Lufthansa Group racks up double-digit increase in carbon emissions in 2010 despite efficiency improvement

18.3.2011  (GreenAir online)
According to its annual report just published, Lufthansa Group saw its carbon
emissions increase by 10.1% to 26.6 million tonnes in 2010, the benchmark year
for airlines entering the EU Emissions Trading Scheme.*
However, transport performance increased by 15.6 per cent over the previous year,
so fuel efficiency improvements were gained as a result of the Group’s continued
fleet modernisation programme. Fuel consumption across the operating fleet declined
from 4.30 litres per 100 passenger-kms (pkm) in 2009 to 4.20 in 2010. Direct CO2
emissions declined from 108.4 grams per pkm to 105.8. The Group’s target is to
cut CO2 emissions per pkm by 25 per cent by 2020 in comparison with 2006 (110.5

Airlines in the Lufthansa Group include Lufthansa Passenger Airlines, Lufthansa
Cargo, SWISS, Austrian Airlines, Germanwings and British Midland (bmi). The report
notes that rising fuel costs will be “aggravated” by the inclusion of air traffic
into the EU ETS from 2012. “The adverse effects this will have are mitigated by
a fuel-efficient fleet,” it says.

Despite a five-fold increase in operating profits, fuel costs rose by 1.5 billion
euros (to 5.2 billion euros) in 2010 compared to 2009 as a result of price increases
and are expected to rise by a further 31 per cent in 2011.

The report states that environmental protection has been assigned a high priority
in the company’s goals. “As one of the decision-making criteria, environmentally
compatible conduct is to be more deeply integrated in everyday decision-making
process than it is at present,” it promises.

A comprehensive database of all operating processes and activities affecting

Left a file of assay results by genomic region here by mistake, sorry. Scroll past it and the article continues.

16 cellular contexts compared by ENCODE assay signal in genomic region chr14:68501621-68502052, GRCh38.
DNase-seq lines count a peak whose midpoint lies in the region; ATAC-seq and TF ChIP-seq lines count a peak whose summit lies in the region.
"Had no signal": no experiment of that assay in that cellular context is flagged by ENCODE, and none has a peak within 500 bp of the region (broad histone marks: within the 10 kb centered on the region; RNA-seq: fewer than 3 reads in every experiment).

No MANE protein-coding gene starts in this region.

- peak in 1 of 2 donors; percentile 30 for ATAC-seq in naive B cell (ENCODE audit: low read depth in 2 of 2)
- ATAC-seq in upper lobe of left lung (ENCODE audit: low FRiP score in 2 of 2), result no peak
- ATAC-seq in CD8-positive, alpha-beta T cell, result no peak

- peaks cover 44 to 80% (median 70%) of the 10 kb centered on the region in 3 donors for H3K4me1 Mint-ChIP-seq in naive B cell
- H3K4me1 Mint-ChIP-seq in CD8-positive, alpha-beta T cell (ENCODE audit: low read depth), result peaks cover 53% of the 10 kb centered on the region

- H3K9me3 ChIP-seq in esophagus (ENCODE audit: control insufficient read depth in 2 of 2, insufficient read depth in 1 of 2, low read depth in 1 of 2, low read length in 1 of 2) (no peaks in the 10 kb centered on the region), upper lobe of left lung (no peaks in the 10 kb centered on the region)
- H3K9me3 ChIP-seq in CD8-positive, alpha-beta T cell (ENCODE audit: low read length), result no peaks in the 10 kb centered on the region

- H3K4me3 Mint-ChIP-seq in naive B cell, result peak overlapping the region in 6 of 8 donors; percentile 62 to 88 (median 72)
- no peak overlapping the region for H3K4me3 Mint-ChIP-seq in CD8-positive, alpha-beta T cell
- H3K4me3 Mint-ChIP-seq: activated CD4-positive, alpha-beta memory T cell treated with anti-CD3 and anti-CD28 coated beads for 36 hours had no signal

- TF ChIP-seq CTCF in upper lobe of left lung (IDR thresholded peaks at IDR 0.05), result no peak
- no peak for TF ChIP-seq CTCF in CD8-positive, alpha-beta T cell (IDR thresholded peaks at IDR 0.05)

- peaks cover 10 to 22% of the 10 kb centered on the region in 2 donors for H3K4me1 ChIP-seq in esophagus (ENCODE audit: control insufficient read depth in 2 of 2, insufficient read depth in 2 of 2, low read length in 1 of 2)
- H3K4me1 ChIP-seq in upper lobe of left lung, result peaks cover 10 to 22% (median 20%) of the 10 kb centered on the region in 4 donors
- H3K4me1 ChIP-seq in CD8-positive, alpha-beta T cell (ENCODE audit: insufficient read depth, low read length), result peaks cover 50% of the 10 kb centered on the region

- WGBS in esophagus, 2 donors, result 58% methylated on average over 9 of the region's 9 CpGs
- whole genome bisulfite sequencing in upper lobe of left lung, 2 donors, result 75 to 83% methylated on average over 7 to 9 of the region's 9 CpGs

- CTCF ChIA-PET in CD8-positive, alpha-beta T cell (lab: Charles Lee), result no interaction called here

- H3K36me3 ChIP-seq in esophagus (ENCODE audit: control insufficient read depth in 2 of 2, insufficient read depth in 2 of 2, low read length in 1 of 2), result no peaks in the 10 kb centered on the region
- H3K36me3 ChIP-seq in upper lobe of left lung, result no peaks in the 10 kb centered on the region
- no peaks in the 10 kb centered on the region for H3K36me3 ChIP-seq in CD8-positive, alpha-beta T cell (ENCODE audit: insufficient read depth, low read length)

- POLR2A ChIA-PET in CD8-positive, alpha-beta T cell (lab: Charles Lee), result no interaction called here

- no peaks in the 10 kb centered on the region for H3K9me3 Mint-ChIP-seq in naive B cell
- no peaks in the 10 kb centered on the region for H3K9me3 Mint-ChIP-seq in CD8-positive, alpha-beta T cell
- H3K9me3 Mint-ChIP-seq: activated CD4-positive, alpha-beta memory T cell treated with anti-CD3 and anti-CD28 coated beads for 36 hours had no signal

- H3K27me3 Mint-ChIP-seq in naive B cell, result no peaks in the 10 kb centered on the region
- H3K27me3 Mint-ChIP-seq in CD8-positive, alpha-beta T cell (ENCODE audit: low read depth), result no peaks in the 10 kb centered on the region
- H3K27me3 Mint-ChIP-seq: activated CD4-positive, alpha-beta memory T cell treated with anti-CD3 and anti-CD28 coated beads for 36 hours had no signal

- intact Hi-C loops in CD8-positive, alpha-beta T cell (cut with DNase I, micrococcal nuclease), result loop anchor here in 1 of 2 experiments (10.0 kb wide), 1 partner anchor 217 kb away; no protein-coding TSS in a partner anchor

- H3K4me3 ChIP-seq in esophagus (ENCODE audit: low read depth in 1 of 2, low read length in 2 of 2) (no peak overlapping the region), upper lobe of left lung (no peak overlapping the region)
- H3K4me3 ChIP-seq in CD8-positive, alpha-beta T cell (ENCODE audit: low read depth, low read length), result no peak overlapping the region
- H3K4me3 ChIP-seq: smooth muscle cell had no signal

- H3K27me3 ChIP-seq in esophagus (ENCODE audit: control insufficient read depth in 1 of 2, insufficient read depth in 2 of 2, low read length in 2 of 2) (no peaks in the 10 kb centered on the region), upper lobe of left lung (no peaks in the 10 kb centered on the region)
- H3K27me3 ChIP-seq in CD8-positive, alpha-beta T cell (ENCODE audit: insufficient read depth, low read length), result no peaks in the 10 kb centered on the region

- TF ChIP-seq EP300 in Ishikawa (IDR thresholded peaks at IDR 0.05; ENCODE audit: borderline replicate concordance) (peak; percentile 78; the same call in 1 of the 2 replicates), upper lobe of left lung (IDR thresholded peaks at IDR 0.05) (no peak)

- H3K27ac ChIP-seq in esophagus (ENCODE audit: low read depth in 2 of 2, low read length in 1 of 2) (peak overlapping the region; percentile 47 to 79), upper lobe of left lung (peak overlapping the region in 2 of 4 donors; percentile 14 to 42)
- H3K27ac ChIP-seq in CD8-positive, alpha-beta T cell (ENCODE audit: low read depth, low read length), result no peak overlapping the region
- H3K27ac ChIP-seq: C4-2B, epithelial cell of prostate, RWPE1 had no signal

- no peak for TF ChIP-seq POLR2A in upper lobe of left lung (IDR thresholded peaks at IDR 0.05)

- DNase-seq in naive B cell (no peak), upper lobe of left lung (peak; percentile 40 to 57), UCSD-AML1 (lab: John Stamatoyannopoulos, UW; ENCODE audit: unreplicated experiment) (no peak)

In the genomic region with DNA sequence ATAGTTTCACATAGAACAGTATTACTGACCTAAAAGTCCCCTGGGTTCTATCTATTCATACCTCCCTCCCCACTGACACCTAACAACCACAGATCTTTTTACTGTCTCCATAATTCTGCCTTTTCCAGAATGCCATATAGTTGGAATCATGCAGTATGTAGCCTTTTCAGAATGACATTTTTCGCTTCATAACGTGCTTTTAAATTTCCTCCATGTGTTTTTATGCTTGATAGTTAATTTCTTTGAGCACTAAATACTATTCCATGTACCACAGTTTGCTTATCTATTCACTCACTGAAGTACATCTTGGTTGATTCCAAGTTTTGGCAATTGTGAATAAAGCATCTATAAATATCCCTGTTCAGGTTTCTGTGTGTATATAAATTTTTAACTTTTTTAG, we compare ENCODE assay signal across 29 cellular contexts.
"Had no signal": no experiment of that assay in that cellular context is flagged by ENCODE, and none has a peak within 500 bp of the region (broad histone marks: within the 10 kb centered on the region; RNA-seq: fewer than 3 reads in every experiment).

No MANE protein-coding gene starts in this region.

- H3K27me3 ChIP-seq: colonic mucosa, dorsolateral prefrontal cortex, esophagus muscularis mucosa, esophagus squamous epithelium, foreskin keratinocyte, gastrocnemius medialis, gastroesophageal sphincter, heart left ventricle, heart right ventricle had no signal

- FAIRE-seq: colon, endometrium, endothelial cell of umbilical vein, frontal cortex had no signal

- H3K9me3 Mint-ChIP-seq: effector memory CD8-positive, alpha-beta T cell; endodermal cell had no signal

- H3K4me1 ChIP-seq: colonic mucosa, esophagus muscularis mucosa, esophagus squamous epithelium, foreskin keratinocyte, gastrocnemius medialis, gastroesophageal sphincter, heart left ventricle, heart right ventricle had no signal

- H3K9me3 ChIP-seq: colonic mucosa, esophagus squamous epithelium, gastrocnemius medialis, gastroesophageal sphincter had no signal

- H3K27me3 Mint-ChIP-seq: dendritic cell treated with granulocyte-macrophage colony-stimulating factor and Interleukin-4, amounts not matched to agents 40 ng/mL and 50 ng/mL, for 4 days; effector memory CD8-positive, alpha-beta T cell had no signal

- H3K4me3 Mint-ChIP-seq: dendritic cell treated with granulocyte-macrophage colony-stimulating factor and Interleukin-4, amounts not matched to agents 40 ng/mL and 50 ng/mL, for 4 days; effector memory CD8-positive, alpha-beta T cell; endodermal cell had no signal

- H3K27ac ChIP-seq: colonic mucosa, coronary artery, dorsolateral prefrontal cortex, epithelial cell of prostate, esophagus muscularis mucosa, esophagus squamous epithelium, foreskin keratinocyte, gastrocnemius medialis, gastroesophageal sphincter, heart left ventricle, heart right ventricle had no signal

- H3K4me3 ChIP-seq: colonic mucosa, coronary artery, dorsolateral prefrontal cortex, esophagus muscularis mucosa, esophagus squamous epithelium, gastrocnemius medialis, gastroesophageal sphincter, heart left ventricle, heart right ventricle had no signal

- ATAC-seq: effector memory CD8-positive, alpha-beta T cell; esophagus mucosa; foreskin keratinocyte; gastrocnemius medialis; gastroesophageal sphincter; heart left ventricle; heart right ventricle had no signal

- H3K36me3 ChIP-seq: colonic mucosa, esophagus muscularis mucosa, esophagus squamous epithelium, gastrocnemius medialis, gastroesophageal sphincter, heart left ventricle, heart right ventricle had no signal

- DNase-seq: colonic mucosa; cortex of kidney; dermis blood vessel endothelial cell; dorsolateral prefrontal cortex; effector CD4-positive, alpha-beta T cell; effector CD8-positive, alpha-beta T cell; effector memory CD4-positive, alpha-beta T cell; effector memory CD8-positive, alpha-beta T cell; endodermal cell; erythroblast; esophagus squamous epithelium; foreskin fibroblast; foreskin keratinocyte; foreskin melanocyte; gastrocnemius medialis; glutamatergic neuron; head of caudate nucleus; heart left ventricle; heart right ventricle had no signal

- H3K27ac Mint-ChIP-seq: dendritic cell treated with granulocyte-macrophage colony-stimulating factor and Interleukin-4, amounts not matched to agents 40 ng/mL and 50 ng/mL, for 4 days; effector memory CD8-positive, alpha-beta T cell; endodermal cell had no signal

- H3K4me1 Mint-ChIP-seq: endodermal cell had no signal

the environment across the Lufthansa Group has been set up, covering energy and
kerosene consumption, emissions, noise, refuse, water and waste water. Performance
indicators will allow for the implementation in the medium term of a certifiable
environmental management system in all the Group’s major companies.

The report details three research projects that Lufthansa is currently involved
with, including the sustainable biofuel BurnFAIR project. When certification of
bio-SPK fuels has been passed for use in commercial operations, Lufthansa will
be running daily flights for six months between Hamburg and Frankfurt using a
50/50 blend in one engine of an Airbus A321. The main aim of the project is to
investigate the effects of biofuels on an engine’s servicing and life cycle in
the course of a long term experiment. The project will cost the airline around
€4.1 million ($5.8m).

Another is the CARIBIC EU research project that is investigating the complex
chemical and physical processes that take place in the atmosphere, involving a
laboratory on board a wide-bodied Airbus. Last spring, the equipment was used
to measure ash concentrations in European airspace as a result of the Icelandic

A further area of research is covering noise protection. Lufthansa is investing
in active noise-protection measures by updating the entire Boeing 737 fleet stationed
in Frankfurt by the end of 2011 and making technical adjustments to the engines
on the older 737-300s and -500s. The adjustments will reduce noise emissions on
take-off and landing by up to 2.4 decibels.  [The human ear cannot distinguish a difference of less than 3 decibels]


Lufthansa Group Annual Report 2010

Lufthansa – Sustainability

Allocation of free allowances is based on a benchmark relating to transported
persons and cargo in the base period 2010.
The free allowances will be allocated by a benchmarking process which measures
the activity of each operator in 2010 in terms of the number of passengers and
freight that they carry and the total distance travelled. The benchmark should
be published by 30 September 2011.
Express   18.3.2011


Lufthansa, Europe’s biggest airline and owner of BMI British Midland, yesterday
flew back into the black after a revival in long-haul traffic – but warned of
a tough year ahead.


The German flag carrier’s chief Christoph Franz said yesterday: “2011 will not
be a walk in the park. Fuel prices are at record levels. And we are not immune
to the consequence of political unrest, terrorist attacks and natural disasters.”
Profits for 2010 were 1.1billion euros (£957million), against a loss of 34million
euros in 2009, on revenues up 5billion to 27.3billion euros.

BMI, bought in 2009, made a loss of 145million euros on revenues of 896million
euros. Franz said restructuring at BMI, where 750 jobs have been cut reducing
the workforce to 3,613, had shown positive results and that
savings were ahead of targets.